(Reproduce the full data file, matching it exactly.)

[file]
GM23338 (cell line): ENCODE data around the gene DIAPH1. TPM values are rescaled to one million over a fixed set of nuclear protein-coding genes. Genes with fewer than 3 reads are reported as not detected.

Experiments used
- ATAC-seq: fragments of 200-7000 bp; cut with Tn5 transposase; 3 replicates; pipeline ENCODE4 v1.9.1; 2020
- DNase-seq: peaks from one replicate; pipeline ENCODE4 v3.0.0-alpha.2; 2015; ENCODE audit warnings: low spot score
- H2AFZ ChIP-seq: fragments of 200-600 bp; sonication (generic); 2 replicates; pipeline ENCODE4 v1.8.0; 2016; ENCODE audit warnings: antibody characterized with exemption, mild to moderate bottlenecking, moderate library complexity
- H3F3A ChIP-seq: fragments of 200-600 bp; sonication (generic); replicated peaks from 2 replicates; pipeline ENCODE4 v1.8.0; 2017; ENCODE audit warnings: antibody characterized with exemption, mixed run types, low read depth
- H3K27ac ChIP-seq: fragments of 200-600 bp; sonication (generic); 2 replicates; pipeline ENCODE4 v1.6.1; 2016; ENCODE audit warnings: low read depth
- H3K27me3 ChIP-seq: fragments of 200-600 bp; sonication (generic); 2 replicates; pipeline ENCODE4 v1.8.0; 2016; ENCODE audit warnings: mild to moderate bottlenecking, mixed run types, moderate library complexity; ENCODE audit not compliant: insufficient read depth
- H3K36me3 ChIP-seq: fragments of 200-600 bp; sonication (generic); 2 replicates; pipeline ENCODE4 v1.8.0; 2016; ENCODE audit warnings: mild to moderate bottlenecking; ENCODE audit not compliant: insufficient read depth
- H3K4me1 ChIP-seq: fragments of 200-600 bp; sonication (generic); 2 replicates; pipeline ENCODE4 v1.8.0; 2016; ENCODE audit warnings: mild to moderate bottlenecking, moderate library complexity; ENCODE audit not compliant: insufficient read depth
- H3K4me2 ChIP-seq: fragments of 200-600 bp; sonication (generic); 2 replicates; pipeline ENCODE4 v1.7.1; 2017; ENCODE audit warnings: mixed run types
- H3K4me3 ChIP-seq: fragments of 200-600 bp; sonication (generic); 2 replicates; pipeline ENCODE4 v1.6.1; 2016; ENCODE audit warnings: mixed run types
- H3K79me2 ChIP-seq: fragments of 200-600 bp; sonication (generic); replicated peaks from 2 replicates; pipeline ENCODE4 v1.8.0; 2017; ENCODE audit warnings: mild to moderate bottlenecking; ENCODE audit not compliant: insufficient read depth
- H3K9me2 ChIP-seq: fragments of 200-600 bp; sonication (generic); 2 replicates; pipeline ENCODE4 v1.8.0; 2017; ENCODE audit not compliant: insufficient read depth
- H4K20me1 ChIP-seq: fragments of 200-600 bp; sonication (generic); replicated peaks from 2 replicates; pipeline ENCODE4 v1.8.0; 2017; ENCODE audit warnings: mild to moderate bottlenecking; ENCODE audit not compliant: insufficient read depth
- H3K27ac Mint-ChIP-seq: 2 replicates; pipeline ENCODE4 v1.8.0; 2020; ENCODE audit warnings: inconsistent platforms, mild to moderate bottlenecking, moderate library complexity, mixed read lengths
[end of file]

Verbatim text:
GM23338 (cell line): ENCODE data around the gene DIAPH1. TPM values are rescaled to one million over a fixed set of nuclear protein-coding genes. Genes with fewer than 3 reads are reported as not detected.

Experiments used
- ATAC-seq: fragments of 200-7000 bp; cut with Tn5 transposase; 3 replicates; pipeline ENCODE4 v1.9.1; 2020
- DNase-seq: peaks from one replicate; pipeline ENCODE4 v3.0.0-alpha.2; 2015; ENCODE audit warnings: low spot score
- H2AFZ ChIP-seq: fragments of 200-600 bp; sonication (generic); 2 replicates; pipeline ENCODE4 v1.8.0; 2016; ENCODE audit warnings: antibody characterized with exemption, mild to moderate bottlenecking, moderate library complexity
- H3F3A ChIP-seq: fragments of 200-600 bp; sonication (generic); replicated peaks from 2 replicates; pipeline ENCODE4 v1.8.0; 2017; ENCODE audit warnings: antibody characterized with exemption, mixed run types, low read depth
- H3K27ac ChIP-seq: fragments of 200-600 bp; sonication (generic); 2 replicates; pipeline ENCODE4 v1.6.1; 2016; ENCODE audit warnings: low read depth
- H3K27me3 ChIP-seq: fragments of 200-600 bp; sonication (generic); 2 replicates; pipeline ENCODE4 v1.8.0; 2016; ENCODE audit warnings: mild to moderate bottlenecking, mixed run types, moderate library complexity; ENCODE audit not compliant: insufficient read depth
- H3K36me3 ChIP-seq: fragments of 200-600 bp; sonication (generic); 2 replicates; pipeline ENCODE4 v1.8.0; 2016; ENCODE audit warnings: mild to moderate bottlenecking; ENCODE audit not compliant: insufficient read depth
- H3K4me1 ChIP-seq: fragments of 200-600 bp; sonication (generic); 2 replicates; pipeline ENCODE4 v1.8.0; 2016; ENCODE audit warnings: mild to moderate bottlenecking, moderate library complexity; ENCODE audit not compliant: insufficient read depth
- H3K4me2 ChIP-seq: fragments of 200-600 bp; sonication (generic); 2 replicates; pipeline ENCODE4 v1.7.1; 2017; ENCODE audit warnings: mixed run types
- H3K4me3 ChIP-seq: fragments of 200-600 bp; sonication (generic); 2 replicates; pipeline ENCODE4 v1.6.1; 2016; ENCODE audit warnings: mixed run types
- H3K79me2 ChIP-seq: fragments of 200-600 bp; sonication (generic); replicated peaks from 2 replicates; pipeline ENCODE4 v1.8.0; 2017; ENCODE audit warnings: mild to moderate bottlenecking; ENCODE audit not compliant: insufficient read depth
- H3K9me2 ChIP-seq: fragments of 200-600 bp; sonication (generic); 2 replicates; pipeline ENCODE4 v1.8.0; 2017; ENCODE audit not compliant: insufficient read depth
- H4K20me1 ChIP-seq: fragments of 200-600 bp; sonication (generic); replicated peaks from 2 replicates; pipeline ENCODE4 v1.8.0; 2017; ENCODE audit warnings: mild to moderate bottlenecking; ENCODE audit not compliant: insufficient read depth
- H3K27ac Mint-ChIP-seq: 2 replicates; pipeline ENCODE4 v1.8.0; 2020; ENCODE audit warnings: inconsistent platforms, mild to moderate bottlenecking, moderate library complexity, mixed read lengths